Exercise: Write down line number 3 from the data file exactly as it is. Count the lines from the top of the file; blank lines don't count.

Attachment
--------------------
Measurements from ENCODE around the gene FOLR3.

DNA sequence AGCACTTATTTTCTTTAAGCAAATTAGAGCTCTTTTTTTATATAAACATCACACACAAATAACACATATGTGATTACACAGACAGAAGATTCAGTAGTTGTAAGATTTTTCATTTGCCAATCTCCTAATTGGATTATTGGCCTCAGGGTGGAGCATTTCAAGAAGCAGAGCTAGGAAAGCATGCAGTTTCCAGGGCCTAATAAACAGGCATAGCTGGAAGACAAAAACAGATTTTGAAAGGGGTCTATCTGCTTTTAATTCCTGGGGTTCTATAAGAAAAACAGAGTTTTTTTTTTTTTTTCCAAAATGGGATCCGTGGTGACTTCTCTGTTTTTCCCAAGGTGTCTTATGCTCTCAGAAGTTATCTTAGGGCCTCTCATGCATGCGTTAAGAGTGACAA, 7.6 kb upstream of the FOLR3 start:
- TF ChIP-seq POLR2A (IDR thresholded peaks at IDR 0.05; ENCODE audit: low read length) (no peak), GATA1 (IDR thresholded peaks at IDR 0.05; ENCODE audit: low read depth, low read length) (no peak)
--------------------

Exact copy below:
- TF ChIP-seq POLR2A (IDR thresholded peaks at IDR 0.05; ENCODE audit: low read length) (no peak), GATA1 (IDR thresholded peaks at IDR 0.05; ENCODE audit: low read depth, low read length) (no peak)